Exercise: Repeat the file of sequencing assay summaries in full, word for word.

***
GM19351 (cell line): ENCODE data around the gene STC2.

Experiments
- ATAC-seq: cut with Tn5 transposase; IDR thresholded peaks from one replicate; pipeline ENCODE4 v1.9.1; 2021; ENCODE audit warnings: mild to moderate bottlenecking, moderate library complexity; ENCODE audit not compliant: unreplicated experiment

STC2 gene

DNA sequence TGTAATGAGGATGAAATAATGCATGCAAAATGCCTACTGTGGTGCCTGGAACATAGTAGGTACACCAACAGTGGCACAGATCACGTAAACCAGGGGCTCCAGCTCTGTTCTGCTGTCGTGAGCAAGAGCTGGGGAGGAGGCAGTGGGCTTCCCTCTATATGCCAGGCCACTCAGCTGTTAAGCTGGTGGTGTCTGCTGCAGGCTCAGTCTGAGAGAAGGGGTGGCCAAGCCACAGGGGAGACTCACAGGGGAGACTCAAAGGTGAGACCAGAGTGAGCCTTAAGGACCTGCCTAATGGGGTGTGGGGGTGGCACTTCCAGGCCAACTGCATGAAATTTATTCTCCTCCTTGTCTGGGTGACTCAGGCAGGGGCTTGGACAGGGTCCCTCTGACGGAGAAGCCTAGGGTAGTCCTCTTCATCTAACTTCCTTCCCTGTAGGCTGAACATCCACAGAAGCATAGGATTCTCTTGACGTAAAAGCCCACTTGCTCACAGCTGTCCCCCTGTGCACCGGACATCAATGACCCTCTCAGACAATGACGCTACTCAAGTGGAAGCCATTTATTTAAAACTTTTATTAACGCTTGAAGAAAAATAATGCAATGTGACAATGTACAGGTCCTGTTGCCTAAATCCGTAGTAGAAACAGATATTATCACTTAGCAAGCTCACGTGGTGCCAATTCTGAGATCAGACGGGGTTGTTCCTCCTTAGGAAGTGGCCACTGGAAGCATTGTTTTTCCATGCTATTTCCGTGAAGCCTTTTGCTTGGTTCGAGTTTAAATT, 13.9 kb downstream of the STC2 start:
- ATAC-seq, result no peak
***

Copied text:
GM19351 (cell line): ENCODE data around the gene STC2.

Experiments
- ATAC-seq: cut with Tn5 transposase; IDR thresholded peaks from one replicate; pipeline ENCODE4 v1.9.1; 2021; ENCODE audit warnings: mild to moderate bottlenecking, moderate library complexity; ENCODE audit not compliant: unreplicated experiment

STC2 gene

DNA sequence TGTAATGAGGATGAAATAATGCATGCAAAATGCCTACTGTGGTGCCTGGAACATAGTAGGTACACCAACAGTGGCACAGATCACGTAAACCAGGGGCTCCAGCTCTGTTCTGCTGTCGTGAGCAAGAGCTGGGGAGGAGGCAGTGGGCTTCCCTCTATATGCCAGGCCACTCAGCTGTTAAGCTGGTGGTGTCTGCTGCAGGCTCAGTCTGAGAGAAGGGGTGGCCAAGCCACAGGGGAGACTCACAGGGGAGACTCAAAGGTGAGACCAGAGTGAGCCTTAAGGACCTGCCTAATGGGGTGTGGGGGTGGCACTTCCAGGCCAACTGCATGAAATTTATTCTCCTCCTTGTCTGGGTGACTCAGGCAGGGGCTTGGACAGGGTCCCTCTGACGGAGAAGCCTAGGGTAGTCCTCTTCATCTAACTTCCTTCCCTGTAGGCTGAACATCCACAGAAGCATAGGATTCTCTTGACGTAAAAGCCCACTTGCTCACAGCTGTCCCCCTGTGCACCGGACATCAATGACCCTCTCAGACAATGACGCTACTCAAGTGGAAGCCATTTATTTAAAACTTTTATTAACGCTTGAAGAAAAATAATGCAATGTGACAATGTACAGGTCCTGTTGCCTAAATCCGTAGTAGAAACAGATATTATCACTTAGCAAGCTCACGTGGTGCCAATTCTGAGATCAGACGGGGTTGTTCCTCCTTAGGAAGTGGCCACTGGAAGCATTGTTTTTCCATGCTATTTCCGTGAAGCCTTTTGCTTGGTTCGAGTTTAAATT, 13.9 kb downstream of the STC2 start:
- ATAC-seq, result no peak